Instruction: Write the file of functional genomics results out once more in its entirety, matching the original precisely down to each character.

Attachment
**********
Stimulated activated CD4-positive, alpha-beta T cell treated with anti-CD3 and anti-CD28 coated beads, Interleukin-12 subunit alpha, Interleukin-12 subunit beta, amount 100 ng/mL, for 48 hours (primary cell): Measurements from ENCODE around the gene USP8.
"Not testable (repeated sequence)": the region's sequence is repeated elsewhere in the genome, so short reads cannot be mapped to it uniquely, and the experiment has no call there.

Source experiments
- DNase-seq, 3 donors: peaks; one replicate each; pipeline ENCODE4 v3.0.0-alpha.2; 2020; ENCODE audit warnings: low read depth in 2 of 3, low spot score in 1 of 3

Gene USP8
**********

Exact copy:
Stimulated activated CD4-positive, alpha-beta T cell treated with anti-CD3 and anti-CD28 coated beads, Interleukin-12 subunit alpha, Interleukin-12 subunit beta, amount 100 ng/mL, for 48 hours (primary cell): Measurements from ENCODE around the gene USP8.
"Not testable (repeated sequence)": the region's sequence is repeated elsewhere in the genome, so short reads cannot be mapped to it uniquely, and the experiment has no call there.

Source experiments
- DNase-seq, 3 donors: peaks; one replicate each; pipeline ENCODE4 v3.0.0-alpha.2; 2020; ENCODE audit warnings: low read depth in 2 of 3, low spot score in 1 of 3

Gene USP8